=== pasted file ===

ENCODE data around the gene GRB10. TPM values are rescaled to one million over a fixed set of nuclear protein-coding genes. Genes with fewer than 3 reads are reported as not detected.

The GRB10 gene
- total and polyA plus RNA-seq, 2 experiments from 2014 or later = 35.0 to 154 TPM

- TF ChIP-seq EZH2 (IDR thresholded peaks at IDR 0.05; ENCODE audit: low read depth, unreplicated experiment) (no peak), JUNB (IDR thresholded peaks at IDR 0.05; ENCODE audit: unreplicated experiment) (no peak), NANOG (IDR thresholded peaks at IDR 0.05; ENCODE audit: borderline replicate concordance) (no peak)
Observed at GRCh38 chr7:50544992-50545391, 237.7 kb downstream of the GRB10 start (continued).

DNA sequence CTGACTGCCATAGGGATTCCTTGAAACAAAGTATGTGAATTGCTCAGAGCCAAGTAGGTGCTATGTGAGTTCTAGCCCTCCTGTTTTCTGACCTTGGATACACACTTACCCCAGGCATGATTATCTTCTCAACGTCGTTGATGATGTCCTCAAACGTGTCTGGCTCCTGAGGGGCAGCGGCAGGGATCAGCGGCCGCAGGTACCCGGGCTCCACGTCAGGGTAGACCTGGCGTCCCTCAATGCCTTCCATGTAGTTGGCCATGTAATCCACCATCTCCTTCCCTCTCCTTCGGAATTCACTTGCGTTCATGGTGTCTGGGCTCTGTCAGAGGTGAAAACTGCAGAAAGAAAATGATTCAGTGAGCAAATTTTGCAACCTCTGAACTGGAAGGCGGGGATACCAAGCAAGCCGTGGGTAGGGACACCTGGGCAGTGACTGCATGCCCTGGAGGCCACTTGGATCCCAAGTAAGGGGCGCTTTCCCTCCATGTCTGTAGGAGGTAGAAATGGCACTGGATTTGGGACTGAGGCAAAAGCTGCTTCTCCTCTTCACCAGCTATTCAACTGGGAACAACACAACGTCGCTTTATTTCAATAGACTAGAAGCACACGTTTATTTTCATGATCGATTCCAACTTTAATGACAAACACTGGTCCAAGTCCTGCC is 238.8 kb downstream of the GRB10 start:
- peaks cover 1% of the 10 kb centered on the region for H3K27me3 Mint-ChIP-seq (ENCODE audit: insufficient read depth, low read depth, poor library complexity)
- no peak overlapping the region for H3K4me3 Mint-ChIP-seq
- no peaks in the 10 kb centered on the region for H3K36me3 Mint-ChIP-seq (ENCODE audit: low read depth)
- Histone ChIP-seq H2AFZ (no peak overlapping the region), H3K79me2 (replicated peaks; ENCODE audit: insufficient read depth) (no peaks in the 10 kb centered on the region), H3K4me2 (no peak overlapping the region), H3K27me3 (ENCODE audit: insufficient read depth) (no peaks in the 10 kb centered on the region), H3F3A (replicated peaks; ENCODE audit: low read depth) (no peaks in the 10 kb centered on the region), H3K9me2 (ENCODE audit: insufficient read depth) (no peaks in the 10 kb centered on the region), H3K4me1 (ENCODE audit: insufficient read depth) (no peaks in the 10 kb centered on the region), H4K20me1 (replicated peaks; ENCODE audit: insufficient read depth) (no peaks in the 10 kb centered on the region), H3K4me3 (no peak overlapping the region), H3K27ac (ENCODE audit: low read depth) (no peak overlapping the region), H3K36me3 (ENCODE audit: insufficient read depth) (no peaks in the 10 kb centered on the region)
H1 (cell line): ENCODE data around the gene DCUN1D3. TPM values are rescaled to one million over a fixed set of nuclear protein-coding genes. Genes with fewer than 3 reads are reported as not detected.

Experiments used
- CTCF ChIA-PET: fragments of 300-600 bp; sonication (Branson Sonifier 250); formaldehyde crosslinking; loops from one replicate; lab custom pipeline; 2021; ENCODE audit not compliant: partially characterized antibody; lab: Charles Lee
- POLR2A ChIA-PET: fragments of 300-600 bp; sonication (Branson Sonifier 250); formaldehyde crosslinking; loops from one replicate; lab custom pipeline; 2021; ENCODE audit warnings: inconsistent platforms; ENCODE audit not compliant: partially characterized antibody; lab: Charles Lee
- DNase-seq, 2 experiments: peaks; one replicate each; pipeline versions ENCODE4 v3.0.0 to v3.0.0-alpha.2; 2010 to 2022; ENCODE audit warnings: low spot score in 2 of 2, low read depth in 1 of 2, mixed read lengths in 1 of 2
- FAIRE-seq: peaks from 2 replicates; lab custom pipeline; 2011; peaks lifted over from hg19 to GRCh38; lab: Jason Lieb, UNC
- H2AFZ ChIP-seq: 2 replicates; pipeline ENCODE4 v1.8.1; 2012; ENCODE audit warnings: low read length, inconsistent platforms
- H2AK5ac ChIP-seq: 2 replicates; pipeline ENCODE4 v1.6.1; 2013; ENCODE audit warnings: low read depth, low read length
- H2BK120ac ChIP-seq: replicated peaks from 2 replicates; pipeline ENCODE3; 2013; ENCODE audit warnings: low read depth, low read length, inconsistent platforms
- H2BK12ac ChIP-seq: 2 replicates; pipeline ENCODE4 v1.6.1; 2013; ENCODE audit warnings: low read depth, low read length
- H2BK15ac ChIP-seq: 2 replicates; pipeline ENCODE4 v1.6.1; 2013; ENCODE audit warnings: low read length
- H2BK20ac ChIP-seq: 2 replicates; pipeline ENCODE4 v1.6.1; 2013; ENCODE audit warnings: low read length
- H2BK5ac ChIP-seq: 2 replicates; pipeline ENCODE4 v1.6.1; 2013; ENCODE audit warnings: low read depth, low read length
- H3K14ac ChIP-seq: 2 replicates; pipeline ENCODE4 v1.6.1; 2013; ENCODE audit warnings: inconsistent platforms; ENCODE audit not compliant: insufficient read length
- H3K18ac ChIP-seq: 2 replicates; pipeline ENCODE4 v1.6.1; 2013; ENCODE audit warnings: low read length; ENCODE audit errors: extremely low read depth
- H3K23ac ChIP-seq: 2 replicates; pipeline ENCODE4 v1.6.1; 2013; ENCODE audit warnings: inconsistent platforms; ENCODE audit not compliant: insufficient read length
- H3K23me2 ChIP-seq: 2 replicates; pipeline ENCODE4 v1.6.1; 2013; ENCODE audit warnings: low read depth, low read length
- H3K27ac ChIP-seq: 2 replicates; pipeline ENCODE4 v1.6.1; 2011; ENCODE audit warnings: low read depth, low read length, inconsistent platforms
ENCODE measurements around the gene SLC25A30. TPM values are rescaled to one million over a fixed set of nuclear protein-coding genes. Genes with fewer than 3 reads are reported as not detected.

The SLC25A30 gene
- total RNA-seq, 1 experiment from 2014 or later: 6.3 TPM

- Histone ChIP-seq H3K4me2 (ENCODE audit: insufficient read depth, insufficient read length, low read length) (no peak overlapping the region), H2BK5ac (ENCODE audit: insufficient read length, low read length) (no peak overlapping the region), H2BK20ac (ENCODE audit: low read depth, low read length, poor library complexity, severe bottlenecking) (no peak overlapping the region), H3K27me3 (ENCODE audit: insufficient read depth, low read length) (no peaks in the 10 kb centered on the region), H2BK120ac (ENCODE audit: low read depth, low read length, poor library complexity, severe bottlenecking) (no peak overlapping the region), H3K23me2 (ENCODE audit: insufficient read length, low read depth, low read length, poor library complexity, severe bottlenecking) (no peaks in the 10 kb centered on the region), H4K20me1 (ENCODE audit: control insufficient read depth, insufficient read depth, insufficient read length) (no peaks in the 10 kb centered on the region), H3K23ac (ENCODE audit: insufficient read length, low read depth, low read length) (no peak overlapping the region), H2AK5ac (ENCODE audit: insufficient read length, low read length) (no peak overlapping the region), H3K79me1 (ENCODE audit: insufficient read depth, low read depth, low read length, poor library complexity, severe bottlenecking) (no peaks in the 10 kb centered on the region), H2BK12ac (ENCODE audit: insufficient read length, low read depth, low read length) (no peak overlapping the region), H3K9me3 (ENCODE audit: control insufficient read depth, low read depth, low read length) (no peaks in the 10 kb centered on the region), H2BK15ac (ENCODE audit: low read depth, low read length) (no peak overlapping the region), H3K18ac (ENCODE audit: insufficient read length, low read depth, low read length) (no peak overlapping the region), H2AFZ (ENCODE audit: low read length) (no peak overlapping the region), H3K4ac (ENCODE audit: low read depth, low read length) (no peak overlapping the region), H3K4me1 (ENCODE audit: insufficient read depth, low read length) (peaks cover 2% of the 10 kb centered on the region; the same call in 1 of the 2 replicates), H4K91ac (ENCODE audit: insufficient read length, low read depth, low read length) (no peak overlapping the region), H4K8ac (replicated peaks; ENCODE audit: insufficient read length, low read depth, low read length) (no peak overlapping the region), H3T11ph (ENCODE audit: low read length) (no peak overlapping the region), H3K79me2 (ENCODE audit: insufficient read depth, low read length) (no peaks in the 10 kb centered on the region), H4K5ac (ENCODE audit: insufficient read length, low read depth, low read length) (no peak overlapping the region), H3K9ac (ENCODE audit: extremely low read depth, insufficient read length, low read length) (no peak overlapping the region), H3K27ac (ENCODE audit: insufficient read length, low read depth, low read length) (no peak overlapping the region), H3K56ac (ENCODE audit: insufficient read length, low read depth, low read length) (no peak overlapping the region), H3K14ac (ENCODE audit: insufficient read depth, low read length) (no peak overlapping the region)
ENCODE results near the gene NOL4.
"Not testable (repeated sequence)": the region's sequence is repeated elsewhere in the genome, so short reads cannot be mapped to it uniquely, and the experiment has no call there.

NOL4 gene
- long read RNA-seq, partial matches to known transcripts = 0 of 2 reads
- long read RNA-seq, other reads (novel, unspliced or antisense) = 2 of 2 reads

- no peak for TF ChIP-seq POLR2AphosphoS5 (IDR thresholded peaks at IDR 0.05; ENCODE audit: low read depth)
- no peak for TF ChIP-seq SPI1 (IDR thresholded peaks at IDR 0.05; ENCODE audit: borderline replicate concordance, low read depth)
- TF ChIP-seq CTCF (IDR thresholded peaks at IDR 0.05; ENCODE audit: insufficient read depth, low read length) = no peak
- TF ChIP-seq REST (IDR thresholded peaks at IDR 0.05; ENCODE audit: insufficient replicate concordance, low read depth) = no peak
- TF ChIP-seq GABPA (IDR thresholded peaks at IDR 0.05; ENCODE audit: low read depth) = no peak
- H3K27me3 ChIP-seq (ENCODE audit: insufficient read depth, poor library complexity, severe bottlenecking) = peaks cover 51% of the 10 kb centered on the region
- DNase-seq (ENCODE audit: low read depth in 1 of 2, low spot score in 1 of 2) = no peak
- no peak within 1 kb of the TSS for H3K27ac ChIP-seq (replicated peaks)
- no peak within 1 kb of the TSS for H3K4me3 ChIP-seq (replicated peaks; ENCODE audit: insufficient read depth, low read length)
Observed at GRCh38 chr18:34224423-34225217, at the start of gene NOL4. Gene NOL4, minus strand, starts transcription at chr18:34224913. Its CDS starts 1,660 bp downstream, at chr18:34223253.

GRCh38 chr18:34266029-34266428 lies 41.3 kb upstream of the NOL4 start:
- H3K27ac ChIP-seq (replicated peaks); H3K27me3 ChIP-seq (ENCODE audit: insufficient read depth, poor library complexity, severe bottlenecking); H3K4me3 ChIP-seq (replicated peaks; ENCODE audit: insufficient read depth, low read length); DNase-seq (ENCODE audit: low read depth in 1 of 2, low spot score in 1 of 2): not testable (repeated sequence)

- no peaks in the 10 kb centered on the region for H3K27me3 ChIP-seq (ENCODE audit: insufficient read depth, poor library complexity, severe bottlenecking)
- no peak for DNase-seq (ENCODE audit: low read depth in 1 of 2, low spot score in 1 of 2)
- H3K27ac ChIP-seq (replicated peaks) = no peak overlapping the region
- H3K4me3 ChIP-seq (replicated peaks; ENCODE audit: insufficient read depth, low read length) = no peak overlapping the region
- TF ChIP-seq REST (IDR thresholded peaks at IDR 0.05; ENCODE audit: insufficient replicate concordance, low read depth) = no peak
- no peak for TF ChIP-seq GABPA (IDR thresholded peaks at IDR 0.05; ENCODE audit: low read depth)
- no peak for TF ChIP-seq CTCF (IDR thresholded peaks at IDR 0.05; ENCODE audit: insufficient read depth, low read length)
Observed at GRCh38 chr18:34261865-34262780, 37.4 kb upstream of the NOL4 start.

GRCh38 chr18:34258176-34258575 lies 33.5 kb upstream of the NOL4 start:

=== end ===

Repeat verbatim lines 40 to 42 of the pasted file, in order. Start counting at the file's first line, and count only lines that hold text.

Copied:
- TF ChIP-seq CTCF (IDR thresholded peaks at IDR 0.05; ENCODE audit: insufficient read depth, low read length) = no peak
- TF ChIP-seq REST (IDR thresholded peaks at IDR 0.05; ENCODE audit: insufficient replicate concordance, low read depth) = no peak
- TF ChIP-seq GABPA (IDR thresholded peaks at IDR 0.05; ENCODE audit: low read depth) = no peak